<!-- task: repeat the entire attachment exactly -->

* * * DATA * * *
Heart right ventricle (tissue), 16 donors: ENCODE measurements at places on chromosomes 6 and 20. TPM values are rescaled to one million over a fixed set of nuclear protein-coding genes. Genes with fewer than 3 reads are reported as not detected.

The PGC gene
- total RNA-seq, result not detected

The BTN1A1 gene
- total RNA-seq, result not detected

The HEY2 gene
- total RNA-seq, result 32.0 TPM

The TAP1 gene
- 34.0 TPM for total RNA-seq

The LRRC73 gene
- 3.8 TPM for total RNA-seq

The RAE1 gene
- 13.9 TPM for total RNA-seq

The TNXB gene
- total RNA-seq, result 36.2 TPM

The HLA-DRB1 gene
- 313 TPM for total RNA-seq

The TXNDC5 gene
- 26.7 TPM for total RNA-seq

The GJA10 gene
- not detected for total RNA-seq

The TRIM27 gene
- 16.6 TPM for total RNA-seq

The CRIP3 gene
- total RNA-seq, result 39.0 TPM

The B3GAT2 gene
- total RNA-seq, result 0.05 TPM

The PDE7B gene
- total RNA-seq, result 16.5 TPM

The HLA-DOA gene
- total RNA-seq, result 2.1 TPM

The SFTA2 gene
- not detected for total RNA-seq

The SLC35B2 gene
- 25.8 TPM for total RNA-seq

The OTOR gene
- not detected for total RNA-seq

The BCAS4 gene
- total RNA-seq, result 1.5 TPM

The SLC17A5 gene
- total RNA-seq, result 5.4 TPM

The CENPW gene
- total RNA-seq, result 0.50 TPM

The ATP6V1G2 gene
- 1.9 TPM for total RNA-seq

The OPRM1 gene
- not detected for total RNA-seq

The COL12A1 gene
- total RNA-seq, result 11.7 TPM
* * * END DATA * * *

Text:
Heart right ventricle (tissue), 16 donors: ENCODE measurements at places on chromosomes 6 and 20. TPM values are rescaled to one million over a fixed set of nuclear protein-coding genes. Genes with fewer than 3 reads are reported as not detected.

The PGC gene
- total RNA-seq, result not detected

The BTN1A1 gene
- total RNA-seq, result not detected

The HEY2 gene
- total RNA-seq, result 32.0 TPM

The TAP1 gene
- 34.0 TPM for total RNA-seq

The LRRC73 gene
- 3.8 TPM for total RNA-seq

The RAE1 gene
- 13.9 TPM for total RNA-seq

The TNXB gene
- total RNA-seq, result 36.2 TPM

The HLA-DRB1 gene
- 313 TPM for total RNA-seq

The TXNDC5 gene
- 26.7 TPM for total RNA-seq

The GJA10 gene
- not detected for total RNA-seq

The TRIM27 gene
- 16.6 TPM for total RNA-seq

The CRIP3 gene
- total RNA-seq, result 39.0 TPM

The B3GAT2 gene
- total RNA-seq, result 0.05 TPM

The PDE7B gene
- total RNA-seq, result 16.5 TPM

The HLA-DOA gene
- total RNA-seq, result 2.1 TPM

The SFTA2 gene
- not detected for total RNA-seq

The SLC35B2 gene
- 25.8 TPM for total RNA-seq

The OTOR gene
- not detected for total RNA-seq

The BCAS4 gene
- total RNA-seq, result 1.5 TPM

The SLC17A5 gene
- total RNA-seq, result 5.4 TPM

The CENPW gene
- total RNA-seq, result 0.50 TPM

The ATP6V1G2 gene
- 1.9 TPM for total RNA-seq

The OPRM1 gene
- not detected for total RNA-seq

The COL12A1 gene
- total RNA-seq, result 11.7 TPM